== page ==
I think we put together more than one complete set from those packs. I gave one of them to my younger brother, who was just a toddler at the time. Fast-forward about 30 years and he's still got it, but I couldn't tell you where the other set went. So, I thought it would be fun to put one together to replace it.

Thankfully, one of the nice things about oddball sets from the time is that quantities are plentiful, so you have a good chance of finding a trading partner who'd be more than happy to send you a stack (to help get rid of some of their clutter, if for no other reason). And so after just a few trades, I've got the whole set again. You could say I'm savoring it.

The illustrations on these cards are taken directly from the animated show that got its official start in October of 1988. There are 88 cards in series 1, and each card advances the story of the Turtles. 

Good points scored for the design here. Note the turtle-inspired borders on the front, and how the card number on the bottom left (inside a turtle shell) ties into that theme. The text box across the bottom—white letters on a red background—stands out nicely.

I also like how the back of the card provides a detailed description of what you're seeing on the front. 

There's also some good action captured in this set. 

As well as some clear shots of the major players.

In each wax pack you'd get 5 cards, 1 sticker, and 1 stick of bubble gum. There are 11 different stickers. Here's an example.

Flip over the stickers and you'll find a puzzle piece. Put 'em together, and this image will be revealed.

And there you have it. 88 cards and 11 stickers, for a total of 99 pieces of cowabunga goodness. (That's the perfect number to fill some 9-pocket pages, by the way.)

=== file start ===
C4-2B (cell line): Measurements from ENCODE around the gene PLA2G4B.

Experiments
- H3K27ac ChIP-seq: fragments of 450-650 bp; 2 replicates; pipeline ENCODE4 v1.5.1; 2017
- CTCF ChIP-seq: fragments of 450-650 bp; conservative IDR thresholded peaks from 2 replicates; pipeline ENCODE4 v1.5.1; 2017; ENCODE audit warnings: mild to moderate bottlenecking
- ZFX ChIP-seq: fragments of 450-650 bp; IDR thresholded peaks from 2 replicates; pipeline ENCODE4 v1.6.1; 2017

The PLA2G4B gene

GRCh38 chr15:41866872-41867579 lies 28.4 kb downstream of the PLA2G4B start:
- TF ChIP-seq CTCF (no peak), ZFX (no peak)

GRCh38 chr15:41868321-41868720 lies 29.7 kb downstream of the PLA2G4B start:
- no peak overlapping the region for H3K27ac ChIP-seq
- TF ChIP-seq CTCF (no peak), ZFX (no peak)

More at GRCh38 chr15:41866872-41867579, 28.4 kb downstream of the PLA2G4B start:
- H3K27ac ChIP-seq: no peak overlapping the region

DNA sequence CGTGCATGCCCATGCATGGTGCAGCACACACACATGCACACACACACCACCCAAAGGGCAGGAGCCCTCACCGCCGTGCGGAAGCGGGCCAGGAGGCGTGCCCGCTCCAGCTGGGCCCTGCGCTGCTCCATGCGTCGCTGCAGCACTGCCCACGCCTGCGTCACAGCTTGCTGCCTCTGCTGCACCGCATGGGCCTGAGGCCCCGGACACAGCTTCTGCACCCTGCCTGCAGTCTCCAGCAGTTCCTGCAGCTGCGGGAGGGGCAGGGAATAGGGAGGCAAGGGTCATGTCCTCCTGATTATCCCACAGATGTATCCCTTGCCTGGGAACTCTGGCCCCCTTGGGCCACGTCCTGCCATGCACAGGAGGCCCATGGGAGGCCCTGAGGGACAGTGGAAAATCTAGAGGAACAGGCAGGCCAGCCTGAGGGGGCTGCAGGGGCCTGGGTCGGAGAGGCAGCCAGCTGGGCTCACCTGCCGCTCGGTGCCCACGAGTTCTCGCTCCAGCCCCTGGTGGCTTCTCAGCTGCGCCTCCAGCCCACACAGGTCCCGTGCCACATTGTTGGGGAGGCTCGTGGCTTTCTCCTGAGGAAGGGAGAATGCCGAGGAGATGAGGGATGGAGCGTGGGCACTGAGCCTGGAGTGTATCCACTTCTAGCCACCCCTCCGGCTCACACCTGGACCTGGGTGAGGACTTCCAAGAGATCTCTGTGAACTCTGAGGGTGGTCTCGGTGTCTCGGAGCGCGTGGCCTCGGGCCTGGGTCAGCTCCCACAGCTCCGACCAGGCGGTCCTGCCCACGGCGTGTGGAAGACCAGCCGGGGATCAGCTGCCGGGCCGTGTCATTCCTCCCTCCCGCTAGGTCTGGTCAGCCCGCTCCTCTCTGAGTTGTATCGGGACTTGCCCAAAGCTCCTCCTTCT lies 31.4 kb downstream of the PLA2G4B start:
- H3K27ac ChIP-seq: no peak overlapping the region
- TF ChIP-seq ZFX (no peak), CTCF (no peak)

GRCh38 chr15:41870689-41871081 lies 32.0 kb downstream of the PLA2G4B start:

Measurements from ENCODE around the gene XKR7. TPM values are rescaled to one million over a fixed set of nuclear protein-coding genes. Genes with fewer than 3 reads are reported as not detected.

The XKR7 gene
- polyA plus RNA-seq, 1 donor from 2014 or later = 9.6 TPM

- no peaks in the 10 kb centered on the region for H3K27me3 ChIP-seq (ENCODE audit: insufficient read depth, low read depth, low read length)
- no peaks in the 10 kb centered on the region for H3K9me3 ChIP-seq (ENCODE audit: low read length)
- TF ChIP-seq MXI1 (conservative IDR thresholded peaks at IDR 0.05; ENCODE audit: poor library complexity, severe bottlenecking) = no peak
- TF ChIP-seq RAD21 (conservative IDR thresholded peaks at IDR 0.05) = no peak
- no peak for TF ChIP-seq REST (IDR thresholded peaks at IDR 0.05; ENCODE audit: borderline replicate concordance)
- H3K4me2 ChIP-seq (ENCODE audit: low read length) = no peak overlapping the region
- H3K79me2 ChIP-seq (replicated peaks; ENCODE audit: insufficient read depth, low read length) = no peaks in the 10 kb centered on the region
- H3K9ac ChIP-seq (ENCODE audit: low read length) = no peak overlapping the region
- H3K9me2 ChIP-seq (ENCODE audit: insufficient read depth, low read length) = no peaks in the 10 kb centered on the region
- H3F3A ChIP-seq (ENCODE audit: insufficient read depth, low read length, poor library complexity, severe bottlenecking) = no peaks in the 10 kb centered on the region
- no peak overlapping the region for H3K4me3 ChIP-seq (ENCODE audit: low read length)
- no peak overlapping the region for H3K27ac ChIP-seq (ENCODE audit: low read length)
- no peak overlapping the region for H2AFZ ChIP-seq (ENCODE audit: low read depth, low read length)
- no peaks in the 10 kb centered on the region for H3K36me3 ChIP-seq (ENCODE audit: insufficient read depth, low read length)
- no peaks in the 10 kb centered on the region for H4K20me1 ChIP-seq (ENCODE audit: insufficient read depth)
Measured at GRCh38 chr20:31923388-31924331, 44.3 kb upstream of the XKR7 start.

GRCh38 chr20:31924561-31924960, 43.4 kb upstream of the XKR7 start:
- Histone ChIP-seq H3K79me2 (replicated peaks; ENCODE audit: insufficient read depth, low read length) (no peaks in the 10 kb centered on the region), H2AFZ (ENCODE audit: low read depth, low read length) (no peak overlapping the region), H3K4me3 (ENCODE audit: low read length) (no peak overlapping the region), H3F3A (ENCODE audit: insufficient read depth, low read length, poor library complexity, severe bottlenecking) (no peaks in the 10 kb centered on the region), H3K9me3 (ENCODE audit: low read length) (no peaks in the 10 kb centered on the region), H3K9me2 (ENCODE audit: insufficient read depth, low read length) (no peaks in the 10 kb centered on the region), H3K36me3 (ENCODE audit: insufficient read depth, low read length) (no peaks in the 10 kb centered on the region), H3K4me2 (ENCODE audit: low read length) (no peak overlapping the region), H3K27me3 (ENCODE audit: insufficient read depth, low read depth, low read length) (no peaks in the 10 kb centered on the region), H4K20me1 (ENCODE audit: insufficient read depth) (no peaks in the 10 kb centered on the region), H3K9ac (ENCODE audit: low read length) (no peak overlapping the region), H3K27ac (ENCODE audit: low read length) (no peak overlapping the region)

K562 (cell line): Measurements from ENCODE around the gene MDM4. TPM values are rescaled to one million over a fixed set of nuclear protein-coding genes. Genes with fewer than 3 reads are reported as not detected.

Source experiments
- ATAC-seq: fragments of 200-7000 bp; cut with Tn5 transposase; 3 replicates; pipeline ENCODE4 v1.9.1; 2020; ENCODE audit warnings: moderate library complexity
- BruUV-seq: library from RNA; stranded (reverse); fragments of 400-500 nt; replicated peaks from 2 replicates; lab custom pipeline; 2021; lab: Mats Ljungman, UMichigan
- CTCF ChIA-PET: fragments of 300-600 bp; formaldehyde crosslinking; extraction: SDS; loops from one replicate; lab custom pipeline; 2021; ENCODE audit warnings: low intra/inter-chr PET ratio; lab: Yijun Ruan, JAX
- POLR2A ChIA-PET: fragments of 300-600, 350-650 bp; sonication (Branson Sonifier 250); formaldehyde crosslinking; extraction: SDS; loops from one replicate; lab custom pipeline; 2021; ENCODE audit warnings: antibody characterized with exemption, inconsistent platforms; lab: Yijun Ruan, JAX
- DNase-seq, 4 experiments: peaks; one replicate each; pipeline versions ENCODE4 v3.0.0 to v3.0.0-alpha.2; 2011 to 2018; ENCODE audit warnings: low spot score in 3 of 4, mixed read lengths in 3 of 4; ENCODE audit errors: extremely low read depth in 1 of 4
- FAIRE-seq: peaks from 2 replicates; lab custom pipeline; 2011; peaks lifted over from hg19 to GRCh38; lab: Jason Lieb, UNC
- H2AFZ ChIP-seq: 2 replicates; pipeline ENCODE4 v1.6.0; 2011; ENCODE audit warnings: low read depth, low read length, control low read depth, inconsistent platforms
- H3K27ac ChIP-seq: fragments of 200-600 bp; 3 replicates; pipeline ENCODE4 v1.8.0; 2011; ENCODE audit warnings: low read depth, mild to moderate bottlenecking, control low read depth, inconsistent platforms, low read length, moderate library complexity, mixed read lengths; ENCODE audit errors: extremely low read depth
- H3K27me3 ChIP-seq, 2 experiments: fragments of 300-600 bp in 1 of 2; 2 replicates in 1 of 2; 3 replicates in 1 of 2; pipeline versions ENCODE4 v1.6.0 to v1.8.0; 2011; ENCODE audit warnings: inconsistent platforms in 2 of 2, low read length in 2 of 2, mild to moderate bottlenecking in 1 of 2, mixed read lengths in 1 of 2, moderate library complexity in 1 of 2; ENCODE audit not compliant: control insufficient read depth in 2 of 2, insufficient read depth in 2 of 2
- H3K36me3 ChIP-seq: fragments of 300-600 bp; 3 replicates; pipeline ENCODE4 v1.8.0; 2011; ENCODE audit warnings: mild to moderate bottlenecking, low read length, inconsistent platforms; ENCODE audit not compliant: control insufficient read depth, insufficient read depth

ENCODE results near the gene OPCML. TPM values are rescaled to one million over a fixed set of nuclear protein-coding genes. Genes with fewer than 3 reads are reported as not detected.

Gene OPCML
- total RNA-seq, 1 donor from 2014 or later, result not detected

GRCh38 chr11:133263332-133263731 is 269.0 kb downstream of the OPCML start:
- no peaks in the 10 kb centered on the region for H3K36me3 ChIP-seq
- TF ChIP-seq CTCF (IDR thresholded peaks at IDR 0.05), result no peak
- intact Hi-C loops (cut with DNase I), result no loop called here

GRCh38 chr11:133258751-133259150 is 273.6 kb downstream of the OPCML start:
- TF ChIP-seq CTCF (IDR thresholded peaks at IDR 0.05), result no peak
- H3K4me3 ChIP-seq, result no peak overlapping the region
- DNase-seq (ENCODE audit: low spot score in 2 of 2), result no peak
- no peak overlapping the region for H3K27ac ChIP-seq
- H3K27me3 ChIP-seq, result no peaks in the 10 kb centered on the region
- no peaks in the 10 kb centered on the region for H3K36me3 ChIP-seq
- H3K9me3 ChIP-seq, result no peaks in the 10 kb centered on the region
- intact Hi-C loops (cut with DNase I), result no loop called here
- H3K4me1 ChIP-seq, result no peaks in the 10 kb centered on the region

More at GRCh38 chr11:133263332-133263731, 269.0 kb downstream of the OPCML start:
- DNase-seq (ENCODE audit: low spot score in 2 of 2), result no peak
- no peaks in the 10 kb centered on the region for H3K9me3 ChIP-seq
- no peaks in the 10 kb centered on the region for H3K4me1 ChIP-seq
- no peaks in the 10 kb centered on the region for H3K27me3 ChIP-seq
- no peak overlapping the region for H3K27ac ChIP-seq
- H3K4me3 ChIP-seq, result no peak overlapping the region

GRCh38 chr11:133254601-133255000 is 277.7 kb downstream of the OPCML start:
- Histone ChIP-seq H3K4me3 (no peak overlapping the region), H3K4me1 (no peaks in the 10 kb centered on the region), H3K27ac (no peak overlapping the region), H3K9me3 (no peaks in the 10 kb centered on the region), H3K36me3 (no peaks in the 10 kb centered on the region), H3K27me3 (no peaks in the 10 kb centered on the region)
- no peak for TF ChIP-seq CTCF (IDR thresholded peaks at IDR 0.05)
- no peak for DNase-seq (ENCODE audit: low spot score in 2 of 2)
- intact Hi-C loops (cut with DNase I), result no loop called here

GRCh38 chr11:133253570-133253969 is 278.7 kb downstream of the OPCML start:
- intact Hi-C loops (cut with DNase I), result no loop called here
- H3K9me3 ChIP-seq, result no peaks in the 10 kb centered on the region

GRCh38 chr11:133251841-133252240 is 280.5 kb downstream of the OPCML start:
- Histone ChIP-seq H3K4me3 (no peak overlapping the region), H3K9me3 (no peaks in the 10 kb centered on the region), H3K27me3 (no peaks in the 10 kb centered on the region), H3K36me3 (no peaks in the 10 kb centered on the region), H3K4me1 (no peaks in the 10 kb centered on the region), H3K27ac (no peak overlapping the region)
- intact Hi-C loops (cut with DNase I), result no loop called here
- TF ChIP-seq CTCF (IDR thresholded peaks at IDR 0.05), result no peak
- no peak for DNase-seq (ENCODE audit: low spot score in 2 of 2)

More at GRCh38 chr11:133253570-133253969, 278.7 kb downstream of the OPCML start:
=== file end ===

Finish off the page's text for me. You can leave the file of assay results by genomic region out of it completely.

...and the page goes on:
This is by far the goofiest set of cards I've ever completed, but for the dose of nostalgia it was completely worth it.

Were any of you readers swept up in Turtle-mania back then? Did you have a favorite character? 

Share some stories in the comment section, and thanks for reading.


GIVEAWAY REMINDER: The Nine Pockets two-year giveaway is next Sunday. Tune in and choose a prize!

Sunday, December 13, 2020

Turgeon Brothers

Imagine you're a kid growing up in late-1970s Québec. You and your older brother both love playing hockey, and you're both developing quite the set of skills. 

Childhood turns into adolescence, and by the time big bro reaches his late teens he becomes so skilled that he's selected to play for the 1982-83 Canadian National Junior team alongside future legends like Mario Lemieux and Steve Yzerman. Big bro is so admired by professional scouts, in fact, that later in the year the Hartford Whalers select him second overall in the NHL Entry Draft.

So what do you do? Motivated by your brother's success, you keep pushing. You play so well that a few years later your talents earn you a spot on the 1986-87 version of the Canadian National Junior team, skating alongside other future legends like Brendan Shanahan and Theo Fleury. But that's not all.

Later that same year the Buffalo Sabres select you first overall in the NHL Entry Draft.

It goes without saying that no two brothers have been drafted that high in NHL history. Mom and dad must have given each other a high-five.

Here are their two boys, looking good on cardboard.

1992-93 Pinnacle #373 Sylvain Turgeon and #165 Pierre Turgeon

Big bro Sylvain really hit the ground running in Hartford. After his first season he received notable consideration for the Calder Trophy, awarded to the rookie of the year. Only Tom Barrasso (the winner) and Steve Yzerman received more votes. And Sylvain's success didn't stop there. Just have a look at the progression across his first three NHL seasons:

1983-84: Third in team scoring (40 goals, 32 assists)
1984-85: Second in team scoring (31 goals, 31 assists)
1985-86: Led the team in scoring (45 goals, 34 assists)